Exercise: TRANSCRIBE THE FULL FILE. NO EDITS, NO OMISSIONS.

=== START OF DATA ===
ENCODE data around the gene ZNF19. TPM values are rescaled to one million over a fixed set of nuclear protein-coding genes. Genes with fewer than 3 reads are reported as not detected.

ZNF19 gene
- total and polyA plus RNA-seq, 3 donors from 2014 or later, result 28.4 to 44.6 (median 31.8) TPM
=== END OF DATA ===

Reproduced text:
ENCODE data around the gene ZNF19. TPM values are rescaled to one million over a fixed set of nuclear protein-coding genes. Genes with fewer than 3 reads are reported as not detected.

ZNF19 gene
- total and polyA plus RNA-seq, 3 donors from 2014 or later, result 28.4 to 44.6 (median 31.8) TPM